In the Miami Herald, veteran Gitmo-watcher Carol Rosenberg is the first to report on the appointment of a successor to Navy Lt. Cmdr. Charles Swift, the Judge Advocate’s General (JAG) lawyer, who fought a long, principled, and career-destroying battle to defend his client, Salim Hamdan, a 36-year old Yemeni who had been one of Osama bin Laden’s drivers in Afghanistan, from prosecution in the morally repugnant and legally corrupt system of Military Commissions that the administration has tried to establish at Guantánamo (for the latest blow to the regime, see here).
In an excellent profile in Vanity Fair in March, Swift outlined to Marie Brenner the egregious flaws in the Military Commissions system, as he had identified them during his first visit with Hamdan in 2004: “no right to habeas corpus, no attorney-client privilege, forced guilty pleas for charges never made public, secret and coerced evidence, juries and presiding officers picked by executive fiat, clients represented even if they declined legal counsel.”
He also succinctly described the administration’s reasons for setting up the Commissions, and explained why, with civilian lawyer Neal Katyal, he had taken Hamdan’s case to the Supreme Court, securing a momentous, if ephemeral victory in June 2006 –- before the subsequent passing of the Military Commissions Act –- in which the highest court in the land had ruled that the Commissions were illegal under long-established US laws, the Geneva Conventions, and the Uniform Code of Military Justice.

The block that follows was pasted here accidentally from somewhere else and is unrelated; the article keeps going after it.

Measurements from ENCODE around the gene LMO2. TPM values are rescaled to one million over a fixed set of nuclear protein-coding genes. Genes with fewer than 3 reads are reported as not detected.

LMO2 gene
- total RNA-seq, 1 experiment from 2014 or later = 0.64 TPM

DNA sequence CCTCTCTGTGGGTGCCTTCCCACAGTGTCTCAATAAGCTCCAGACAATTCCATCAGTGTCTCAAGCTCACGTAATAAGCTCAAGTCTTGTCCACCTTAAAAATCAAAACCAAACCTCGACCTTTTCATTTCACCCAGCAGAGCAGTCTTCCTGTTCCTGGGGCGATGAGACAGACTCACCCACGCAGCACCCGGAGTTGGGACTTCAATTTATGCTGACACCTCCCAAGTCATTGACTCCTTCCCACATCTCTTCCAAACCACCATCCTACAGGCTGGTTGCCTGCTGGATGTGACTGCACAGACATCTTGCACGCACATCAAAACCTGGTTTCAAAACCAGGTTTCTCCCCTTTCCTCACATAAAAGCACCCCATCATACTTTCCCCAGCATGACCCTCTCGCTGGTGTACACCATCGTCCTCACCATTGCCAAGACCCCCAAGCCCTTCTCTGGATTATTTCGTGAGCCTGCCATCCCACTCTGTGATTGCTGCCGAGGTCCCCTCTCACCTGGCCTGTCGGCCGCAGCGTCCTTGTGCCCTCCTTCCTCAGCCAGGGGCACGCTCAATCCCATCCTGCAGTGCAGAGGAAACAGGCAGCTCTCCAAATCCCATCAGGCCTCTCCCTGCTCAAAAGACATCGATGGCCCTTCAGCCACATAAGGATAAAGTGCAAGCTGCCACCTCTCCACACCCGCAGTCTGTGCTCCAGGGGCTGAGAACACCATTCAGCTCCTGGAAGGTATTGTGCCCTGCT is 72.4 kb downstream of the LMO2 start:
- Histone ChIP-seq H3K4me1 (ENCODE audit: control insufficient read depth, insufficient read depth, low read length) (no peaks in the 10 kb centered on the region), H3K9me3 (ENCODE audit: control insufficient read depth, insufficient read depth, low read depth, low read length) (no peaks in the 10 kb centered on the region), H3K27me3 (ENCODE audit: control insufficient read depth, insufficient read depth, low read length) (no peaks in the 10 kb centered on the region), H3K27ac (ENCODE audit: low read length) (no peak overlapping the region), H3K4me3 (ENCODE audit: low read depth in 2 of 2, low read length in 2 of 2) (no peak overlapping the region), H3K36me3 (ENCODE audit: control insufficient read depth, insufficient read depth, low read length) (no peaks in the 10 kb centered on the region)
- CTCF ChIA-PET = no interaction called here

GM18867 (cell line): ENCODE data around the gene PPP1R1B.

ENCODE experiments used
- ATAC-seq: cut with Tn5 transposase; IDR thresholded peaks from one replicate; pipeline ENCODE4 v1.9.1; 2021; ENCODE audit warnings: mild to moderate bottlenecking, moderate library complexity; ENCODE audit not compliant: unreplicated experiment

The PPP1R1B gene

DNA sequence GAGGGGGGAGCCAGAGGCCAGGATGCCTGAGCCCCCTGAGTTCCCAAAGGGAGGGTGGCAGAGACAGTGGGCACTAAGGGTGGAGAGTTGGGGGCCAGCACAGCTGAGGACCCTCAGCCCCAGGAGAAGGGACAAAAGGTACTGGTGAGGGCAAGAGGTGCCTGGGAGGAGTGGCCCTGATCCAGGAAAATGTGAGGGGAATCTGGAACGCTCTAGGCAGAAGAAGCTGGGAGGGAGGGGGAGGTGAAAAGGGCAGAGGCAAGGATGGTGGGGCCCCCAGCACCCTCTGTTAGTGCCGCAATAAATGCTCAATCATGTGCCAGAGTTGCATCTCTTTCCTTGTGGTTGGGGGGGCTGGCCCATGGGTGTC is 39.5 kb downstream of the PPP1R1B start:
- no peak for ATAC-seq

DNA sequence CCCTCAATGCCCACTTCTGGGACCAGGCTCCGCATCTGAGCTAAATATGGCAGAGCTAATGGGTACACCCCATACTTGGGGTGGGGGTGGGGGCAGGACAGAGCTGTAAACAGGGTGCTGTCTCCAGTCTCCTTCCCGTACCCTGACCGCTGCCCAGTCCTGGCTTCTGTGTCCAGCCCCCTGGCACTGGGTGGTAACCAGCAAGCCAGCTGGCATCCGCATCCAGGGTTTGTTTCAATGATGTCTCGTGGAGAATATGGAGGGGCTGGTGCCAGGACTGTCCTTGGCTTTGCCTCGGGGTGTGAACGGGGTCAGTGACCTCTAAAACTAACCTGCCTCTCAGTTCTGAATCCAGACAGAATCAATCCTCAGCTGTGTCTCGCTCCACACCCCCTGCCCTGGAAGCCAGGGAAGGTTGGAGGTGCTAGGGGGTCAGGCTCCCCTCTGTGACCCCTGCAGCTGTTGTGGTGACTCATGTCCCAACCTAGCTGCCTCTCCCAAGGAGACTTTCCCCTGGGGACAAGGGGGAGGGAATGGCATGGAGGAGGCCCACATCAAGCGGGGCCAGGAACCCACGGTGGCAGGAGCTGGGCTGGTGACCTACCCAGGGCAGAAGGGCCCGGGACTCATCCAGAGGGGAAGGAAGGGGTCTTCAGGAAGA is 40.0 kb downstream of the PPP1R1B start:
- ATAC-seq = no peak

“The whole purpose of setting up Guantánamo Bay is for torture,” Swift said. “Why do this? Because you want to escape the rule of law. There is only one thing that you want to escape the rule of law to do, and that is to question people coercively –- what some people call torture. Guantánamo and the military commissions are implements for breaking the law.” For his pains, Swift was deliberately passed over for promotion, and was forced to retire last week “under an up-or-out Pentagon system.” He has now taken a teaching post at the Emory University School of Law in Atlanta, although, as Rosenberg reports, he “will continue to lead the Hamdan defense team as a civilian.”